Saturday, 3 April 2010

Fodfolksspade M1870: The Linnemann entrenching-tool - Den Linnemannske Spade

Drawing by Robert Fisch

The Linnemann entrenching tool is one of the most noticeable entrenching tools of the 20th century. Used by Denmark, Germany, Russia, Austria, France, Britain (For a very short period of time) Norway and a lot of other countries, there is hundreds of hundreds of pictures on the internet, in books, in films and even on paintings... But there is written very little about this export success.

It is actually a Danish invention. Invented by the Danish army officer Mads Johan Buch Linnemann, (1830-89) He graduated as officer on October 26. 1849, and he fought in the 1864 war, were he fought on Als as a company commander.
At the front he invented a spade, capable of a lot of things. It could be used as a saw, a frying pan, knife and finally as an entrenching tool. He was promoted to captain in 1867, and in 1869 his invention was patented, and the spade (a lot more simplified) was introduced in the Danish army as the Fodfolksspade M.1870.
But only in limited numbers: 256 entrenching tools pr. Battalion = Every third man received one.
He travelled in 1871 to Vienna where he began manufacturing an Austrian version. The Russians ordered 60.000 pieces and gave him 30.000 Rubles in exchange for the 60.000 shovels.
The Rumanian's used it in the 1877-78 war, with good feedback.

The Danish army raised the number of entrenching tools pr. Battalion to 360 in 1879. The rest of the soldiers were equipped with a combination tool - Axe / pick-axe.

The shovel was used in WWI and WWII and in other small wars on the continent, as well as in the European colonies. Some soldiers loved it, and others hated it, but it remained a commercial success.
In Denmark it was replaced by the British patt. '08 entrenching tool and the US-M1943 shovel post war.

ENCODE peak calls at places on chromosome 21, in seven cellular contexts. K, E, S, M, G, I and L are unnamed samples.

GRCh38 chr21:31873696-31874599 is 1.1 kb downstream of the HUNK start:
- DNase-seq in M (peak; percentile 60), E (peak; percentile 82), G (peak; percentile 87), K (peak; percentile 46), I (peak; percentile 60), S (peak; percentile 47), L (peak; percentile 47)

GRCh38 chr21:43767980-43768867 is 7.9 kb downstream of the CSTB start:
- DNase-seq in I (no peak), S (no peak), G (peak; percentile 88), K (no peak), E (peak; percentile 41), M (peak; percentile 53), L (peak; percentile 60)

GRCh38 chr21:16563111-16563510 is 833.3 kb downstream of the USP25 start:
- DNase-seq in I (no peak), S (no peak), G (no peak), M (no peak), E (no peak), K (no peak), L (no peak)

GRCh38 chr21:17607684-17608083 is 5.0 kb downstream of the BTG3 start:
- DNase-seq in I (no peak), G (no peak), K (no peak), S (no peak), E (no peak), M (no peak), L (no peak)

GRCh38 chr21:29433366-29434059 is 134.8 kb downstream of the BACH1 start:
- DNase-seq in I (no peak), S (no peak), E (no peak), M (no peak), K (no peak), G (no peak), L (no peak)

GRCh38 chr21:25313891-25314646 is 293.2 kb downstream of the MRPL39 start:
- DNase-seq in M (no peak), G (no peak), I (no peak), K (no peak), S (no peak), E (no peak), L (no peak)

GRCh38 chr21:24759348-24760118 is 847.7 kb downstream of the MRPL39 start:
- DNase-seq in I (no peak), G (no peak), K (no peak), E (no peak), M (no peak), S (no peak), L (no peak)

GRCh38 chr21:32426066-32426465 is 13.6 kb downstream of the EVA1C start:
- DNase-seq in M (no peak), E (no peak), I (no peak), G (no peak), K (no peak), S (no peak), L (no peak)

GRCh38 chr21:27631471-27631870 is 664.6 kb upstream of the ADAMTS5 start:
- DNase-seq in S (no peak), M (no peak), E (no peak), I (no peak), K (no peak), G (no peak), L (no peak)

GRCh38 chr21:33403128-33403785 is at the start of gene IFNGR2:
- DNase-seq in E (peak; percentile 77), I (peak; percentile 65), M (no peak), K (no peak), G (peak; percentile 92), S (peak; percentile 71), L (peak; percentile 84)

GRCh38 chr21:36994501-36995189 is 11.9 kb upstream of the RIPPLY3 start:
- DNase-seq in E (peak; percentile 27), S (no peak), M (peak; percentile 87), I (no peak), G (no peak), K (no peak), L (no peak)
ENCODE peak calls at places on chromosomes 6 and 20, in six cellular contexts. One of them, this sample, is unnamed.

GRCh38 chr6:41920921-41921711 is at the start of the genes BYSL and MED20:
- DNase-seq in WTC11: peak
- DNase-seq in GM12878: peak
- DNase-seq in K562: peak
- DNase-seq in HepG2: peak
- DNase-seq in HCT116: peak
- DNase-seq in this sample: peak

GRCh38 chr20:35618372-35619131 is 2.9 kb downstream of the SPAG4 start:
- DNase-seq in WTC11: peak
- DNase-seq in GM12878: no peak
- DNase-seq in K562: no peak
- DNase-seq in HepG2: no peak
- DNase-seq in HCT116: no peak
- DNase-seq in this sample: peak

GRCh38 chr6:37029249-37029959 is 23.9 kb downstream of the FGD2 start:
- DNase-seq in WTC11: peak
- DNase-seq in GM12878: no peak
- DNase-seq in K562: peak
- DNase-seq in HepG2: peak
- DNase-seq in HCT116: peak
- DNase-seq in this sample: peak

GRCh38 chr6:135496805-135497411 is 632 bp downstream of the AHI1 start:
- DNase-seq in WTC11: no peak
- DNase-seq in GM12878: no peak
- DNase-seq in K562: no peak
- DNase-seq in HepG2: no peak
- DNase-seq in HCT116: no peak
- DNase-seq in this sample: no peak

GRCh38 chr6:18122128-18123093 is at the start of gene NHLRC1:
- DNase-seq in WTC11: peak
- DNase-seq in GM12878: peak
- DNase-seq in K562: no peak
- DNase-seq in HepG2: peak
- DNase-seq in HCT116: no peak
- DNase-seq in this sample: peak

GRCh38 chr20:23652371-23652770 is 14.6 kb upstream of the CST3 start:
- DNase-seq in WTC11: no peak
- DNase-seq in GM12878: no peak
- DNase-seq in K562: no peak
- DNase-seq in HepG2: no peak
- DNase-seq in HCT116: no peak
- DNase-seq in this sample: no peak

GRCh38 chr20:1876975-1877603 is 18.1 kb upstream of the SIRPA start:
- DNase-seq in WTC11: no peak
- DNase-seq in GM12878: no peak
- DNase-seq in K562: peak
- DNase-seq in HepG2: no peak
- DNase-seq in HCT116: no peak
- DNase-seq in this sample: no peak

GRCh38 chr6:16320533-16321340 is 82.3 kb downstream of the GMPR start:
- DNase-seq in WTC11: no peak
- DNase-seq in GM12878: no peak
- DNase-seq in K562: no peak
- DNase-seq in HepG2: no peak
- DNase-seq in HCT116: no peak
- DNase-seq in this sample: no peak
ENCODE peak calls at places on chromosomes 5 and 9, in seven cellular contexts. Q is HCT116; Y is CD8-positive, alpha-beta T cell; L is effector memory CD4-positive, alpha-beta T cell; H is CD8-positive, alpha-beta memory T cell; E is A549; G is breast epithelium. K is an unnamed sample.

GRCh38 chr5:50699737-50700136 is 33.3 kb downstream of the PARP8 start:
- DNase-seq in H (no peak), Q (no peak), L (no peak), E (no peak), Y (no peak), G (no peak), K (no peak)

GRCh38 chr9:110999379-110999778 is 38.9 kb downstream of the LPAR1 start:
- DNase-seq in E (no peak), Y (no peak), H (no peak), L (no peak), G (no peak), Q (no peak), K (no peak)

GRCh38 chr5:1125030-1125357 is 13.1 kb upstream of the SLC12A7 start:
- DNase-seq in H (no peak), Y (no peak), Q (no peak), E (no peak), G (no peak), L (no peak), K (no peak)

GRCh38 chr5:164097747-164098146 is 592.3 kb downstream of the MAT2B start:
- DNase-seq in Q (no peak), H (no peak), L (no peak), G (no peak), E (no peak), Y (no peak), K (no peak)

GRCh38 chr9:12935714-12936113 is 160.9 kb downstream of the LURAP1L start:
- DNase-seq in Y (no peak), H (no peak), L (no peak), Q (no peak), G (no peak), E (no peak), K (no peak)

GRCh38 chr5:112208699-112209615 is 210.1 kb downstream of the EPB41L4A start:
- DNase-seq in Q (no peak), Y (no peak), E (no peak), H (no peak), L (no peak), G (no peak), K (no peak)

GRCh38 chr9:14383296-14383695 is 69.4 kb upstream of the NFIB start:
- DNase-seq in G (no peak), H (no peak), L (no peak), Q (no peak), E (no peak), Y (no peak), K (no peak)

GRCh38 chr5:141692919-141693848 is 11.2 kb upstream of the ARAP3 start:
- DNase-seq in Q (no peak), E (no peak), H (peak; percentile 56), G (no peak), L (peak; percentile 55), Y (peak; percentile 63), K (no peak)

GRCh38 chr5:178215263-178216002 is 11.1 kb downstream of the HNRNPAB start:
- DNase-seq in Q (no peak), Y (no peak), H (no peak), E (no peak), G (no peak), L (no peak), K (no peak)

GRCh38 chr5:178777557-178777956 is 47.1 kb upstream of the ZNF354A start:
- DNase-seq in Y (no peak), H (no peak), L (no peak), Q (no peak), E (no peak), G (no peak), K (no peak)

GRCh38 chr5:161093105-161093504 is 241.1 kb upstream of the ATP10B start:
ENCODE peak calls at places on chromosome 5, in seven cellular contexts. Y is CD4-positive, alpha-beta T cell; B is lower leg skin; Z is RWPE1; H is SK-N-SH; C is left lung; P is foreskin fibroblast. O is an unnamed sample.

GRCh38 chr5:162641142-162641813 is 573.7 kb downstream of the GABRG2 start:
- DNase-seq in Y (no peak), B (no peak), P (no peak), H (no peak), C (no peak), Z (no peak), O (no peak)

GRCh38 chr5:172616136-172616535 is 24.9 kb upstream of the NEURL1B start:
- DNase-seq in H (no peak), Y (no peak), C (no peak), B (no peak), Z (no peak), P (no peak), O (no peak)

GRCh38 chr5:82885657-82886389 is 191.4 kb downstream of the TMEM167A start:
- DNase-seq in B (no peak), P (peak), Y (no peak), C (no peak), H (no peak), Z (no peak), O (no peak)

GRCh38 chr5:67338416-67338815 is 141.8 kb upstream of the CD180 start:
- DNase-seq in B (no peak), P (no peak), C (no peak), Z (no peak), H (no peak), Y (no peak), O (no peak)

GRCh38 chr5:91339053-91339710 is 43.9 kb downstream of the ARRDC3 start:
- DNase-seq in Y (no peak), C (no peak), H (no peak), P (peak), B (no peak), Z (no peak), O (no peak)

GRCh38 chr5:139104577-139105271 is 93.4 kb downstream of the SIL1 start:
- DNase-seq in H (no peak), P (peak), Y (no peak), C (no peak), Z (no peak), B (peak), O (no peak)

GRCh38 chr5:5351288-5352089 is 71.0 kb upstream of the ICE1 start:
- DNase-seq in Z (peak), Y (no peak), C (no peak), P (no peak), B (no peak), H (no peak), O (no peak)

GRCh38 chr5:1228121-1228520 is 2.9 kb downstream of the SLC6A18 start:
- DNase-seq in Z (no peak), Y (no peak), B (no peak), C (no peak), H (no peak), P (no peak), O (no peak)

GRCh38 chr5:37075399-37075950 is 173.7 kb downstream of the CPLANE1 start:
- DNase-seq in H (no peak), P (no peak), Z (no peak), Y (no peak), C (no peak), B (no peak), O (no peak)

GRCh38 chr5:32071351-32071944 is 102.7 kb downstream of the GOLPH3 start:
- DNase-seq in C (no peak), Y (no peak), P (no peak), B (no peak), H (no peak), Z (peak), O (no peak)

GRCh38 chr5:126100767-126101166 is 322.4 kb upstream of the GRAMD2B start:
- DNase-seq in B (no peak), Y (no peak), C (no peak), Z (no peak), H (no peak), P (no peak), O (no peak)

Armies that used the shovel or a copy modelled after the Linnemann patent(incomplete list):

Germany (Pre 1914, Weimar Republic, 3rd Reich)
France (Pelle-BĂȘche portative) M.1879
Great Britain (for a short duration with the patt. '37 webbing)
Finland (Taken from the Russians - aid from Germany)
The Netherlands 
East Germany

And probably several more...

My very own Linnemann tool is the Danish version. Unfortunately it didn't come with the leather entrenching-tool carrier. They are often missing, but was more or less identical to the one used with the German army. 
The condition is of the shovel is "fair" when you consider its age, and that it has been used for all sorts of things for the past 100 years.

The front of the spade.

The text says: Capt. Linnemanns Patent

The numbers say: (Top) 7 B (Bottom) 131.
My best guess would be that it is what battalion (7th) this spade belonged to.

The back of the spade. Note that the two metal pieces are riveted firmly in place.

Small spots of original black paint is still visible on the head of the shovel. There is no paint on the handle  or anywhere else.

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